By Andy Blye. October 21, 2021.
Chandler-based Local Motors, a company that manufactures an autonomous shuttle called Olli, recently announced that Vikrant Aggarwal would be stepping in as the company’s new CEO.
In an interview with AZ Inno, Aggarwal said the company is set for new growth in the next 12 to 18 months following employee layoffs during the Covid-19 pandemic.
Aggarwal joined Local Motors in 2019 as the company’s chief operating officer and he replaces Jay Rogers, the founder of Local Motors, who will move into an advisory role as non-executive vice chairman of the board.
“I'm excited, I'm honored, I'm humbled, and equally nervous, you know, but not in a bad way.” he said. “[We are] at this very critical juncture of mobility in the world, but also at this very critical juncture for Local Motors.”
Vikrant Aggarwal is the president of Chandler-based Local Motors.
Provided by Local Motors.
Aggarwal’s promotion was announced on Sept. 21, but he said his move to CEO is something that company founder Rogers envisioned when he came aboard about two years ago. Before joining the Local Motors staff, Aggarwal worked at Cummins Inc. (NYSE: CMI), a Fortune 500 company that designs and builds engines and power generators.
The Covid-19 pandemic has killed millions across the world and many industries are still working to shake off its economic effects. Local Motors went through what Aggarwal called a “restructuring” last year both in Arizona and Tennessee, where it has a manufacturing operation, laying off nearly 50 employees in May 2020, according to public documents.
Aggarwal said the company was adversely affected during the pandemic but that it is now well positioned to keep growing. Automakers have been impacted by global supply issues, especially lacking semiconductors, but Aggarwal said Local Motors is in no better or worse shape than other automotive manufacturers.
The company now employs about 75 people, down from 145 in 2019, with about 20% or 30% of its staff in Arizona, a few remote workers and the majority in Tennessee. The company relocated and expanded its Chandler HQ in late 2020.
Olli 2.0 interior. Local Motors.
“We have grown revenue year over year, even during Covid,” he said. “When I started in 2019, we were just starting to have some revenue. Last year, we had minimal revenue, and this year we're going to grow the revenue by fivefold. And the expectation is that we grow the revenue three to four fold in the next year.” That growth will be aided by an investment from GameAbove Mobility — a division of Florida-based CapStone Holdings Inc. — which was announced in May. The size of the investment was not disclosed publicly.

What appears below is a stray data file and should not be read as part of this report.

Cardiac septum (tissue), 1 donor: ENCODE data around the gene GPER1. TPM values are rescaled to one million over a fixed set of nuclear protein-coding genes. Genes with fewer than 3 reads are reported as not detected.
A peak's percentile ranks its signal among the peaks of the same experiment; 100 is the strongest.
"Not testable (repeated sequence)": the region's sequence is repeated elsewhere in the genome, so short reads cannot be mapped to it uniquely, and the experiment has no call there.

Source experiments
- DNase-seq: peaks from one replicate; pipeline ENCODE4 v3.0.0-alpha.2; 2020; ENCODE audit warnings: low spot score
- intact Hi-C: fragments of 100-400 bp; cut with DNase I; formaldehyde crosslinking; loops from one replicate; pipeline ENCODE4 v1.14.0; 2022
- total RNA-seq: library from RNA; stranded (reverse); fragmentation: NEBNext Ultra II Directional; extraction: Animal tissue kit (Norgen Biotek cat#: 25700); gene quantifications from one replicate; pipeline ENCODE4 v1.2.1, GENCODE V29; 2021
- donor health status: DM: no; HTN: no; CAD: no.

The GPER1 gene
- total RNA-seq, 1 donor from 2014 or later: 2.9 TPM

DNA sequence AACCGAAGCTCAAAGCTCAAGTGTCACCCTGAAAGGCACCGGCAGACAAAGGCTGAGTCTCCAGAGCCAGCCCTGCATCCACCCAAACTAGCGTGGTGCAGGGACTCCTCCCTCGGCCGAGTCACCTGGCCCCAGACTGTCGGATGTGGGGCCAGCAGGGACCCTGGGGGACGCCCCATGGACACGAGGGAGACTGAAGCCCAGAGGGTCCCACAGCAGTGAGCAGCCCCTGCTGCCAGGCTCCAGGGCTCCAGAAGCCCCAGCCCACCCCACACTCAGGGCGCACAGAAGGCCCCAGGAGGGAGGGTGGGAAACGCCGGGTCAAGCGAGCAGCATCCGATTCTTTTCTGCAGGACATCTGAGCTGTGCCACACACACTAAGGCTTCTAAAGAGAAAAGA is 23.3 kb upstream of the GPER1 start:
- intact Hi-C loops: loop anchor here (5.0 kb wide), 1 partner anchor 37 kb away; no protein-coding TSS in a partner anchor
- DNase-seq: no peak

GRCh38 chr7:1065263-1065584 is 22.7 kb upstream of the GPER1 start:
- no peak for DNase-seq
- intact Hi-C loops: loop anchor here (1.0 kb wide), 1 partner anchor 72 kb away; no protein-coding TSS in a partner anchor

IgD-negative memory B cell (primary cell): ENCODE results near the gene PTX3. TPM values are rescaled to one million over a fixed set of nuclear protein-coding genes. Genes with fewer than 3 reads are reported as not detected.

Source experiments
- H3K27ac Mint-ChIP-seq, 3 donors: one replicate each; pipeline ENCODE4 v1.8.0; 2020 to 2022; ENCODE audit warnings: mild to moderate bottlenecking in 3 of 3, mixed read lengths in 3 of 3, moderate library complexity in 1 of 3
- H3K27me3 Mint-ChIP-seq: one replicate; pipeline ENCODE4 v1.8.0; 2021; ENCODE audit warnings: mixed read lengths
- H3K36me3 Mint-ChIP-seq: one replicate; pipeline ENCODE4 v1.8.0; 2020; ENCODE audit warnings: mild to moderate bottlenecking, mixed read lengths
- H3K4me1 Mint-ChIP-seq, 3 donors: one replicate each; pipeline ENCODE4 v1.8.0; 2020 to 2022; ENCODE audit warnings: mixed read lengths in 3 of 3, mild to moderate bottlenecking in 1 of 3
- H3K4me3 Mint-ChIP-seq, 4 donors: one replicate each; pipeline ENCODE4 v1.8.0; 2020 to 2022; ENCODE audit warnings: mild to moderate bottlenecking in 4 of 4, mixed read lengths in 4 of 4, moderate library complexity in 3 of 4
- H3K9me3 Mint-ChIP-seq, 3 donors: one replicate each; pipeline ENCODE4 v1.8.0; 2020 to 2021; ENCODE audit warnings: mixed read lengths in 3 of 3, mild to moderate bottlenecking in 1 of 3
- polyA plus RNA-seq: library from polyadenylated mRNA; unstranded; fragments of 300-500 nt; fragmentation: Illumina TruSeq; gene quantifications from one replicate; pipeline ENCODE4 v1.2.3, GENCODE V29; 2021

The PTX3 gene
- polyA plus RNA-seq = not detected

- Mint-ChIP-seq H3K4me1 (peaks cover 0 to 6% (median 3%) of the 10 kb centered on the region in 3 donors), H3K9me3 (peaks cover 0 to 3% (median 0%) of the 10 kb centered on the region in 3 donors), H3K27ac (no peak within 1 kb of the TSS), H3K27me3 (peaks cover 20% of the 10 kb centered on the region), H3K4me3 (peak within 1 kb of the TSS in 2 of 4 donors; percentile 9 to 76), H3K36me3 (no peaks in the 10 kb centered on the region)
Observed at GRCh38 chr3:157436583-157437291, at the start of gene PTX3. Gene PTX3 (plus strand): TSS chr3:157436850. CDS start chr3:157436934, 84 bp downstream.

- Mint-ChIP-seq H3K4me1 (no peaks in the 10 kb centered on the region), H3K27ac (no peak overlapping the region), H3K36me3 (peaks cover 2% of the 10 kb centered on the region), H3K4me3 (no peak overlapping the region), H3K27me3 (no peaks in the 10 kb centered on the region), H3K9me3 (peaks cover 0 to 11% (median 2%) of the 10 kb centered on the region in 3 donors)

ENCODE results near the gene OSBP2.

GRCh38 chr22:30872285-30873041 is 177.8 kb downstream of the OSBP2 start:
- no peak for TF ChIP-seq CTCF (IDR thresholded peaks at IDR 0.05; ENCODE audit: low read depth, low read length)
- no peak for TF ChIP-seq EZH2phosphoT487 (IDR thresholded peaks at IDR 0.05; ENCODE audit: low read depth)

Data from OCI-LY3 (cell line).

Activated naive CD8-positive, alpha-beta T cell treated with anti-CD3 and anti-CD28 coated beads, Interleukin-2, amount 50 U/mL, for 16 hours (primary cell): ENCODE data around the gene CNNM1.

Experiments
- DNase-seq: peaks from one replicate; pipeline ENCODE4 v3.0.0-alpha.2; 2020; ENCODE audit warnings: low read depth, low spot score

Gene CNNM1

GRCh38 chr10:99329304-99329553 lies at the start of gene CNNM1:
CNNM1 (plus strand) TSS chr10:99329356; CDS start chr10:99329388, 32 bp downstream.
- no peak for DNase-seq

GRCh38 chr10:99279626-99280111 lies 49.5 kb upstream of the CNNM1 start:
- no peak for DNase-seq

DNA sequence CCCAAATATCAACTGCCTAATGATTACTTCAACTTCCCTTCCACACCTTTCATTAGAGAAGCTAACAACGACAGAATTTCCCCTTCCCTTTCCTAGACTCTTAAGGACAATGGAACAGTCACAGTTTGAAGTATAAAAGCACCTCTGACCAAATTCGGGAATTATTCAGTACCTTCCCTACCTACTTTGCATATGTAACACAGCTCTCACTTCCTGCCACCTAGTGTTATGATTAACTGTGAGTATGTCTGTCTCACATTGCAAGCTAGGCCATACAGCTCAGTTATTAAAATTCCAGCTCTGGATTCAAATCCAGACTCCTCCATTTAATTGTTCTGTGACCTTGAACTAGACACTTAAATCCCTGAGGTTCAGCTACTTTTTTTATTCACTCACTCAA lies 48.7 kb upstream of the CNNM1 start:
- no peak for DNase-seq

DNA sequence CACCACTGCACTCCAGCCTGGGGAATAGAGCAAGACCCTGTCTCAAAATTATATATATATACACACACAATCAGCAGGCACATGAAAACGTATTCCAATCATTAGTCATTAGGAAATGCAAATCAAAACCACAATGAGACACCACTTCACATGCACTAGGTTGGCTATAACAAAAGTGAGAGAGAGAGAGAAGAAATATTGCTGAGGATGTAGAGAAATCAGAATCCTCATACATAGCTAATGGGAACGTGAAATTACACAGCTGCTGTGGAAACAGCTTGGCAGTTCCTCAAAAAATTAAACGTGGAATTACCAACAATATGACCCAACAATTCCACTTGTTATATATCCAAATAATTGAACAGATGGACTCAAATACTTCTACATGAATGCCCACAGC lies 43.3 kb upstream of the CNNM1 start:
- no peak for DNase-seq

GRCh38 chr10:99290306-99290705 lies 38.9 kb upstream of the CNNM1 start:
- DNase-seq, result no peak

The Olli transport is currently deployed in the U.S., Canada, the European Union and in some parts of Asia, and that global perspective has led Aggarwal to a conclusion: The U.S. is trailing Europe in terms of enabling mobility companies.
“Fundamentally, what I would like to see is a greater shift in both regulatory and legislative process to allow for innovative solutions to be put out and tested in the marketplace, especially in the slow speed shuttle market,” he said of the U.S. regulatory environment.
Olli vehicles conduct so-called first and last mile trips, short distance rides typically taken over streets and parking lots, not interstate highways. The current regulatory environment in the U.S. treats most autonomous vehicles the same way and doesn't make distinctions between slow speed shuttles like Olli and vehicles designed to traverse highways at faster speeds.
Aggarwal said Local Motors customers generally fit into three categories:
Industrial users shuttling people between buildings on a hospital campus or multi-structure complex.
Mobility service providers like Canada’s AutoGuardian, which will soon deploy Olli alongside its other smart mobility solutions.
Large transportation providers that integrate Olli among other, existing transport options.
Some prospective riders are still hesitant to hop on an autonomous Olli shuttle, Aggarwal said, but he added that all shuttles have a real live human attendant onboard and about 90% of riders report being satisfied with the experience once the ride concludes.